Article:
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Problem Summary

At the moment when using f# I must explicitly coerce a value to the parent type of its type in order to get pattern matching expressions to type check correctly. I would ideally like a neater way of doing.


Suppose I have some class hierachy:

type Foo () =
    abstract member Value : unit -> string

type A (i:int) = 
    inherit Foo ()
        override this.Value () = i.ToString()

type B (s:string) = 
    inherit Foo ()
        override this.Value () = s

Ideally, and in some programming languages in normally, I would write the equivalent of the following:

let bar (i:int) : Foo =
    match i with
      | 1 -> B "one"
      | _ -> A i

However this fails to type check correctly, giving me the error, "This expression was expected to have type Foo but here has type B". I don't understand why the compiler doesn't have enough information to infer a common super type for the match expression and then check that the common super type is 'Foo'.

At present I am forced to provide an explicit coercion for every case in the pattern match:

let bar2 (i:int) : Foo =
    match i with
      | 1 -> (B "one") :> Foo
      | _ -> (A i) :> Foo

I would like to avoid this.

Further Notes

  • Intuition suggests that this is a result of a more general issue. I would have thought though that something as common as pattern matching, or if statements which also exhibit the same property, would have a type checking rule to account for common super types.
  • Before anyone suggests - I appreciate that if A or B were Object Expressions this would work, but my real example is creating instances of C# classes where they are normal classes.
  • Is there a way for me to declare functions to implicitly convert types, as for example scala has, so I could apply automatic conversions for the module where I'm doing this generation?

Thanks for any help on this matter.

share|improve this question
up vote 7 down vote accepted

I would use upcast, a la

type Foo () = 
    abstract member Value : unit -> string 

type A (i:int) =  
    inherit Foo () 
    override this.Value () = i.ToString() 

type B (s) =  
    inherit Foo () 
    override this.Value () = s 

let bar2 i : Foo = 
    match i with 
    | 1 -> upcast B "one"
    | _ -> upcast A i

You still have to add it to every branch, but this is often preferable to casting to the type, since often the typename is like 20 or 30 characters long (MyNamespace.ThisThingy), whereas upcast is just 6 characters.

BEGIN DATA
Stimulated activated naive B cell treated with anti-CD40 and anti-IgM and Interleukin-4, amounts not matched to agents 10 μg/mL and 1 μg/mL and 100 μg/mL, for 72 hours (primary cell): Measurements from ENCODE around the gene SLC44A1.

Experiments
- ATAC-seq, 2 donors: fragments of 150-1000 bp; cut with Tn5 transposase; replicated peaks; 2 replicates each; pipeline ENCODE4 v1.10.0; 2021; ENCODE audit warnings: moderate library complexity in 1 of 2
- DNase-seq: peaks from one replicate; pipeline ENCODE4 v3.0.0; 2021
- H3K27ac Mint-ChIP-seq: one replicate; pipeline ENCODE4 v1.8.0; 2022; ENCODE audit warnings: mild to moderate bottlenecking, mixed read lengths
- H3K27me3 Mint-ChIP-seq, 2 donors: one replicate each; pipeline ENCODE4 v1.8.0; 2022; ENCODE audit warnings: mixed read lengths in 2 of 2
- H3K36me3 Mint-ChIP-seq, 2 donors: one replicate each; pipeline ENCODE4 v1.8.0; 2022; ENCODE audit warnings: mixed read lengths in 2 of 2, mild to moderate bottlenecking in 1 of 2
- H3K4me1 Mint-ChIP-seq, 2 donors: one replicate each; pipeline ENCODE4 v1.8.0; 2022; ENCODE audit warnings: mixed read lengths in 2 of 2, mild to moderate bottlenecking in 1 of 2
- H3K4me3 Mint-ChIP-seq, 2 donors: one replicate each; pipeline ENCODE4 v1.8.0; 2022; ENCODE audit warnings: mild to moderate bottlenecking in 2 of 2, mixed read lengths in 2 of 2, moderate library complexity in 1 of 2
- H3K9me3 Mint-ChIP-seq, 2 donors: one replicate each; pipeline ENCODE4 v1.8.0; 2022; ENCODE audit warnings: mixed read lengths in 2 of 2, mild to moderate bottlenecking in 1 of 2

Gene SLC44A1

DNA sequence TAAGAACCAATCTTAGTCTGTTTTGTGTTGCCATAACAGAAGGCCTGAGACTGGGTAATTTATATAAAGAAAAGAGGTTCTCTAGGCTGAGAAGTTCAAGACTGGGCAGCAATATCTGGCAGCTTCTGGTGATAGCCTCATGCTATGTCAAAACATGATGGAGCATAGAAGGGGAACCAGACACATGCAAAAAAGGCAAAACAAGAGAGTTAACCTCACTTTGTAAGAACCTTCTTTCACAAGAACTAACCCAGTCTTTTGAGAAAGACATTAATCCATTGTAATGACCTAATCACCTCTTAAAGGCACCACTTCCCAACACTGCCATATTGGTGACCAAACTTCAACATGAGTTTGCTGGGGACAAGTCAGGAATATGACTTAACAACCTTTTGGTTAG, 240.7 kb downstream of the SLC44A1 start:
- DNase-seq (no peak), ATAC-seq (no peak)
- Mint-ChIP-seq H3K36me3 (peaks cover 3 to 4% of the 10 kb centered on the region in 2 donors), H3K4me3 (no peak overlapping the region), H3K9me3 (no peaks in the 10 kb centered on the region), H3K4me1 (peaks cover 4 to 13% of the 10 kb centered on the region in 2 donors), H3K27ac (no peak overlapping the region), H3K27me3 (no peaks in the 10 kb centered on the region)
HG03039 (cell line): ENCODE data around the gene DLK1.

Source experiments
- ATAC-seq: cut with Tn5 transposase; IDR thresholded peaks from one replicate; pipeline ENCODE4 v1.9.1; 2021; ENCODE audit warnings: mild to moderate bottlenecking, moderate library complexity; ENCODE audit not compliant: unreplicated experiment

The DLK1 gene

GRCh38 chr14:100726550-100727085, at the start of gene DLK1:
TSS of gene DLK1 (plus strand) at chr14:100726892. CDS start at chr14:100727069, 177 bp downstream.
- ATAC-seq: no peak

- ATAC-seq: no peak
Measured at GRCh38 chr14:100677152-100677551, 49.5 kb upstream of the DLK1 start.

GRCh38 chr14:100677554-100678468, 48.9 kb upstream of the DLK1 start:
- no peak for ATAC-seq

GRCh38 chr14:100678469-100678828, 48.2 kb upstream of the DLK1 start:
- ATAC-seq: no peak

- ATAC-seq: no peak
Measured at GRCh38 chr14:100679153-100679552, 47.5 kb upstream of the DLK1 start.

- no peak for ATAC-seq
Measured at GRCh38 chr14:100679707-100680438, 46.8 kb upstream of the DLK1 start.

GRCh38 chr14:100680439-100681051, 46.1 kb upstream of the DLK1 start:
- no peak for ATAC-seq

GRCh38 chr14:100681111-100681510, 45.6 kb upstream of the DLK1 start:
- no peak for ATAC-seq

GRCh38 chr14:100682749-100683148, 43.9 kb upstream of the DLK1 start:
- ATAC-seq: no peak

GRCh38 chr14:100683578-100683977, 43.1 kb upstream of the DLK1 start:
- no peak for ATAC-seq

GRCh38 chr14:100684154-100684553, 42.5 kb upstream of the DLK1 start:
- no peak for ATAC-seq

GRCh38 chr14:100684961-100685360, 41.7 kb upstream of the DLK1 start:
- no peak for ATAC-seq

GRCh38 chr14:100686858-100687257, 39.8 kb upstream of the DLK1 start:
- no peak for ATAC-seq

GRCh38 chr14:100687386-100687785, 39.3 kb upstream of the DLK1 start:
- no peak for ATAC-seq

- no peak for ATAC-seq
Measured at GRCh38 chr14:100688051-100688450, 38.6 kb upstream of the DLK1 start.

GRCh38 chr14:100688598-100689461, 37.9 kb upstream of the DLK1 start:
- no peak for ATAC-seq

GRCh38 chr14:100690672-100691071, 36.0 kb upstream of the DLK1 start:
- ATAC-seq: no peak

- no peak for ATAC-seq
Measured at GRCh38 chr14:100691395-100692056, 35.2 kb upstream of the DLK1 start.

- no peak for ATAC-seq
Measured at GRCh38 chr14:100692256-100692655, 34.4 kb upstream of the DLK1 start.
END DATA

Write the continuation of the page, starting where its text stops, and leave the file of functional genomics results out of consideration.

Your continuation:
But, briefly, the language rules don't allow for anything else, the types of all the branches have to be equal.

share|improve this answer
The reason the type checker doesn't do any shenanigans with derived types is that first it would make the type checking step more complicated and second it would allow you to introduce subtle bugs. For example, consider the following: match i with | 1 -> B("one") | 2 -> "stuff" Well, both System.String and B share common base type System.Object, so the result of that match expression is of type obj. Which is 99.9% not what you wanted. – Chris Smith Oct 11 '10 at 20:00
True, though in the specific instance the OP is asking about, he has already declared the function return type as : Foo, so I think maybe it would not be completely unreasonable for the inferencer to use this as a greatest-lower-bound or something. I have not thought through all the implications of that, though. – Brian Oct 11 '10 at 20:04
I think that x :> _ reads better than upcast x, but maybe that's just me. The branches of the match don't line up as well, though. – kvb Oct 11 '10 at 22:08

I've seen this question a couple of times before, but I just realized that there is quite an interesting way to workaround the issue (without any significant negative effects such as big runtime overhead).

You can use a very simple computation expression that has only Return member. The builder will have a type parameter and Return will expect values of this type. The trick is, that F# does insert automatic upcasts when calling a member. Here is the declaration:

type ExprBuilder<'T>() =
  member x.Return(v:'T) = v

let expr<'T> = ExprBuilder<'T>()

To write a simple pattern matching that returns anything as obj, you can now write:

let foo a = expr<obj> {
  match a with
  | 0 -> return System.Random()
  | _ -> return "Hello" }

You still have to be explicit about the return type (when creating the computation expression), but I find the syntax quite neat (but it is definitely a tricky use that could confuse people who'll see it for the first time).

share|improve this answer
This is an interesting solution, but I still have to have syntax on every line of the pattern match. Still - this is definitely the best solution I've seen yet! – Richard Warburton Oct 11 '10 at 23:15
-1, in my opinion, this is "too clever". – Brian Oct 11 '10 at 23:27
@Brian: I'll take that as a compliment :-), but you're right, it is probably too tricky (and I wrote that in the last sentence) although it always depends on the type of project - Is it some C#/F# plumbing code or a core part of a complex F# system? In some cases, tricky solutions should be allowed :-). And after all, asynchronous workflows are tricky too (in a sense). – Tomas Petricek Oct 12 '10 at 0:26
There's nothing more fun than finding some unexpected use for a language construct. As this example shows, there are uncharted depths to the combination of workflows and objects. The secret, I think, is to gradually build up the educational level of F# programmers until people are not confused on first encountering constructs like this. The C++ community underwent a similar evolution in the 90's. – TechNeilogy Oct 12 '10 at 16:14

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